NCLB Requires Transfer of $500,000+ to Train Private School Teachers
More than $500,000 in tax money is funneled through the Palm Beach County School District to pay for training of private school teachers, and that angers several school board members who had to cut their budget to make ends meet.
Board members Monroe Benaim, Sandra Richmond and Debra Robinson balked last week at having to make a federally required transfer of $569,000 to five consulting companies that will train 1,136 private school teachers. The teachers hail from 45 schools in Palm Beach County. All but six are religious schools, according to district records.
"It's your tax dollars and mine going to situations where accountability is not in order yet," Benaim said. "We know who's standing in front of the kids in the public schools; we don't know who is in the private."
A federal grant, issued under the No Child Left Behind Act, provides all of the money for the training, in keeping with the 2001 law's requirement that private school students receive equitable services to those offered to their public school peers.
The federal law dictates that "a public agency shall administer the funds and property" it allocates to private schools.
Census counts of the numbers of school-age children in a household, and the families' incomes, determine how much Title II grant money Palm Beach County receives annually.
"The law says that money generated for these grants comes from taxes and it should be available to all students," said Kay Scott, federal grants director for the district. "That's the way it's set up."
Under the same federal grant, another $6.4 million went to the district to train, recruit and retain its teachers. Most of that was dedicated to training, especially for staff at the 38 low-performing, poverty-riddled schools designated in Superintendent Art Johnson's Accelerated Academic Achievement plan, according to the grants office.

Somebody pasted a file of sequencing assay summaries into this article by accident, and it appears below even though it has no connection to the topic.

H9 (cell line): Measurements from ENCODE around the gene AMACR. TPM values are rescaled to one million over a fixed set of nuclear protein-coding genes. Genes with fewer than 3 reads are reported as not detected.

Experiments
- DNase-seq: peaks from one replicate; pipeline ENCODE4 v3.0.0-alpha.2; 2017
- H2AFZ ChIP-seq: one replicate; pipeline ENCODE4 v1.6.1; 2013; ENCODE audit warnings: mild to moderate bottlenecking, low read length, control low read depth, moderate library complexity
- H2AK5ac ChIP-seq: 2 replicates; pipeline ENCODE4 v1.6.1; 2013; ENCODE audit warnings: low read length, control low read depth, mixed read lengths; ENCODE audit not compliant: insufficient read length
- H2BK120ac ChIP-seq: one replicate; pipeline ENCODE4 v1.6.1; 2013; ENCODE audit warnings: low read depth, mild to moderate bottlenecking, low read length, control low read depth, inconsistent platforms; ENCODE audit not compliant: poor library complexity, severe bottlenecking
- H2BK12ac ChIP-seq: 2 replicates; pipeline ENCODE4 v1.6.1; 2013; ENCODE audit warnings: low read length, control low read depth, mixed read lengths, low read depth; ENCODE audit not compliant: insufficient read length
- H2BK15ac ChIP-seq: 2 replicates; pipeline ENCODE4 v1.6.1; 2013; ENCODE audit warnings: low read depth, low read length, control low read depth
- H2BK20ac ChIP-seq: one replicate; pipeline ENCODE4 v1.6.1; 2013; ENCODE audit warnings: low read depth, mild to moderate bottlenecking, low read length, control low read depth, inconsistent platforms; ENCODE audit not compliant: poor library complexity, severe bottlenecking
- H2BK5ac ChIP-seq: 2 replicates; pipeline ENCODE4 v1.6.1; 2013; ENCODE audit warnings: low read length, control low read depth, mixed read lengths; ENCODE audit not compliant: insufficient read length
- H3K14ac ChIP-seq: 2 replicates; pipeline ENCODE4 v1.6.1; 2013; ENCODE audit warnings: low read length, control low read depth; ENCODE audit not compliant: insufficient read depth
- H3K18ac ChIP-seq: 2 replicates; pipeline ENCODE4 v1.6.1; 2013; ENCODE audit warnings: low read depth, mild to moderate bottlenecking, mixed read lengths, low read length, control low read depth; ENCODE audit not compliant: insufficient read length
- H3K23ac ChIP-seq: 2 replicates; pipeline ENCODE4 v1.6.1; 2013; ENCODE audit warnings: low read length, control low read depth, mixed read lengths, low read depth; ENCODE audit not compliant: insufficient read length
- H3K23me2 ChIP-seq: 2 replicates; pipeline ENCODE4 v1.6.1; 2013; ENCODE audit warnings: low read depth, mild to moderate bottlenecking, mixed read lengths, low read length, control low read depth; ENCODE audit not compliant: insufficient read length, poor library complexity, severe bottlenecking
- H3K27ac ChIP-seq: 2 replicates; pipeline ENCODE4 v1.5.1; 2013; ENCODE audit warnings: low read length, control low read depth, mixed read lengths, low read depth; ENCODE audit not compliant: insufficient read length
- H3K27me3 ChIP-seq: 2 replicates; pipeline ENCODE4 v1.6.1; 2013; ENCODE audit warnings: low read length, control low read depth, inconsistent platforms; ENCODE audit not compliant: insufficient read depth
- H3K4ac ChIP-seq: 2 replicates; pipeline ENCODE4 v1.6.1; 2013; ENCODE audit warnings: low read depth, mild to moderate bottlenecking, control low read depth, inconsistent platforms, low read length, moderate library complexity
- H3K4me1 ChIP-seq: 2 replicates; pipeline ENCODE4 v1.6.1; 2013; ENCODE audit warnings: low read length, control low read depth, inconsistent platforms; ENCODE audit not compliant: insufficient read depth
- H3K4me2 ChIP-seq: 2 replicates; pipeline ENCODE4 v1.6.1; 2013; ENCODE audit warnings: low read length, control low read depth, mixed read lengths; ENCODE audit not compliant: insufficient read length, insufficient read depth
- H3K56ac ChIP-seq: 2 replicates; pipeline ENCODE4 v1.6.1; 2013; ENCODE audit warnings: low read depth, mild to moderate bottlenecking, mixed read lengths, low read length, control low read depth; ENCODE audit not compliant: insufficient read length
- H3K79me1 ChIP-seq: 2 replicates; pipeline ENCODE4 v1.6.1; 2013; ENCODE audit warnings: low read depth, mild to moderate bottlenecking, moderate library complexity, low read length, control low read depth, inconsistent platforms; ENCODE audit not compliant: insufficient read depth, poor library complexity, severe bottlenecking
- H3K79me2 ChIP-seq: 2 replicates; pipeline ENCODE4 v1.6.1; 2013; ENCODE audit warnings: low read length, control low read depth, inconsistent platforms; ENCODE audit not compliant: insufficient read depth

The federal money for the private sector can't go directly to the schools, and instead must be used for things such as staff development.
"The money has to be accounted for," said Scott, whose five-member staff, including herself, is paid for by the federal Department of Education. "We have to make sure the money given for the staff development doesn't go to pay for a new gymnasium floor, as it might if it went right to the individual private schools."
That's the logic behind why the district must act as financial custodians for the private school system. But the dissenting board members don't understand why there is a policy that siphons off public dollars in the first place.
It was especially difficult in a month when a majority of the board felt that a $60 million deficit forced them to eliminate teachers' automatic experience-based raises, aides and seventh-period classes to cut expenses.
Even though the state increased the district's money this year, half of it was tied to class-size reduction requirements, and the district had to contend with 4,700 new students and rising utility and health insurance costs.
"I find it insulting that we as a board have to approve public funds to go to private schools," Robinson said. "There's a path of this money to those schools that is becoming more frequent."
Officials with the state Department of Education did not respond to requests for comment.
The school district has conducted dual training of private and public school teachers for years, Scott said.
Segregating those training sessions went into effect when No Child Left Behind began allocating a separate chunk of money and sending it as a block grant through the district to private schools.
A rankled Benaim calls that semantics, saying it still means tax dollars are paying for private school teachers.
"Because of what was exposed through The (Palm Beach) Post's work (on voucher accountability issues) and the legislature's work, it's coming to light that the kids are not getting the same bang for the buck," Benaim said.
Private-school training money riles board
Palm Beach Post
INDEX OF NCLB OUTRAGES